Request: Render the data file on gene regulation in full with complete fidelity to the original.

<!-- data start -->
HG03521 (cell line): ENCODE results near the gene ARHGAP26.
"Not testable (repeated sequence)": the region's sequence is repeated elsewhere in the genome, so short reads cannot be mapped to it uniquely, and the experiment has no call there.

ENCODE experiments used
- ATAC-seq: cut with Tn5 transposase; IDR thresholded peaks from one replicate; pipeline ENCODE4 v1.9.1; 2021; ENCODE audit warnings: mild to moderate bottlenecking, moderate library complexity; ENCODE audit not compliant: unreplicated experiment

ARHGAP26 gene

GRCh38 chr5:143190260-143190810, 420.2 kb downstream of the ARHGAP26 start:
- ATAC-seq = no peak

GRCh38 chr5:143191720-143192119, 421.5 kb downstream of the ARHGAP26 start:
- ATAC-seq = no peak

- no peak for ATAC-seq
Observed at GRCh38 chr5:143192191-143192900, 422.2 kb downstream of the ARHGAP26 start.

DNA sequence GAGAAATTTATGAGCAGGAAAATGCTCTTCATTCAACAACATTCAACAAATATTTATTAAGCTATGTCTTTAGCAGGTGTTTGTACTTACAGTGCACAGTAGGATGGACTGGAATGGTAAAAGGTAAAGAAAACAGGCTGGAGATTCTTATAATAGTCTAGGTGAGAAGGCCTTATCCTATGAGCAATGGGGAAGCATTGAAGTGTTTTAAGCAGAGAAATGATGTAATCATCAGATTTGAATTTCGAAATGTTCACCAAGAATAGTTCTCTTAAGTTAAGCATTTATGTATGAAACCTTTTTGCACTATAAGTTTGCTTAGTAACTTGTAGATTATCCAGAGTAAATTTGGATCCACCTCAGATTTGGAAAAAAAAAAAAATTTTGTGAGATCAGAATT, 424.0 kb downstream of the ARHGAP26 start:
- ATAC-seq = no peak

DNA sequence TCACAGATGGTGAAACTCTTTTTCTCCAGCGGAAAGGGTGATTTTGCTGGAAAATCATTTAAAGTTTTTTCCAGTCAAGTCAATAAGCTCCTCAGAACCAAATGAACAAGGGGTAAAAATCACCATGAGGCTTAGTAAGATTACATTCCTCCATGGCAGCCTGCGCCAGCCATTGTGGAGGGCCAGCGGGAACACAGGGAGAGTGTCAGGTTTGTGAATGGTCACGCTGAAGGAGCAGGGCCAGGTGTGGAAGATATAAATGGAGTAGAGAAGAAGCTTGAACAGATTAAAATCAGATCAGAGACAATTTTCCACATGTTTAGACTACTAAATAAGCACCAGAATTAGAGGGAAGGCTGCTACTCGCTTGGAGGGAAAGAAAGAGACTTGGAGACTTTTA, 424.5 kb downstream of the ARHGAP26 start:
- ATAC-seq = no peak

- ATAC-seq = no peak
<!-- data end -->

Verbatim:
HG03521 (cell line): ENCODE results near the gene ARHGAP26.
"Not testable (repeated sequence)": the region's sequence is repeated elsewhere in the genome, so short reads cannot be mapped to it uniquely, and the experiment has no call there.

ENCODE experiments used
- ATAC-seq: cut with Tn5 transposase; IDR thresholded peaks from one replicate; pipeline ENCODE4 v1.9.1; 2021; ENCODE audit warnings: mild to moderate bottlenecking, moderate library complexity; ENCODE audit not compliant: unreplicated experiment

ARHGAP26 gene

GRCh38 chr5:143190260-143190810, 420.2 kb downstream of the ARHGAP26 start:
- ATAC-seq = no peak

GRCh38 chr5:143191720-143192119, 421.5 kb downstream of the ARHGAP26 start:
- ATAC-seq = no peak

- no peak for ATAC-seq
Observed at GRCh38 chr5:143192191-143192900, 422.2 kb downstream of the ARHGAP26 start.

DNA sequence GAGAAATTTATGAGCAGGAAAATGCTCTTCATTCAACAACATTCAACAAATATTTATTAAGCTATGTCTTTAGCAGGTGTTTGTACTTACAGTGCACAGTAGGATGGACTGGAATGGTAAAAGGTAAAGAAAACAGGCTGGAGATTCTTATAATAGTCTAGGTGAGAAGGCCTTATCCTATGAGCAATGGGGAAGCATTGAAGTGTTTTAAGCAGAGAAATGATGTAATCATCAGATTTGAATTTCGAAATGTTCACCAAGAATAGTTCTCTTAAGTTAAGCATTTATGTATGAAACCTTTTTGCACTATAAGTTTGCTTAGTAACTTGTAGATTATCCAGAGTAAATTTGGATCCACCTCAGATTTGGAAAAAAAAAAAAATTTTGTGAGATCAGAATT, 424.0 kb downstream of the ARHGAP26 start:
- ATAC-seq = no peak

DNA sequence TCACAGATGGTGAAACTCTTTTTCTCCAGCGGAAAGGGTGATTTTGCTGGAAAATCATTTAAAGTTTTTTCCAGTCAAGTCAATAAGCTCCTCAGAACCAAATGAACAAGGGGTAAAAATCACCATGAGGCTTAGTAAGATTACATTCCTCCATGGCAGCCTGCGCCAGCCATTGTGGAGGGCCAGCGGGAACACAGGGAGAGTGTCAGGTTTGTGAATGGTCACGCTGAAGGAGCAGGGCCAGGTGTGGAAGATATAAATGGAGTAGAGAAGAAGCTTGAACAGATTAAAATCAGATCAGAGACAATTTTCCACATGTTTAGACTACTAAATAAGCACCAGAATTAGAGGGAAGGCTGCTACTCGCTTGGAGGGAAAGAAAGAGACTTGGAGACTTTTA, 424.5 kb downstream of the ARHGAP26 start:
- ATAC-seq = no peak

- ATAC-seq = no peak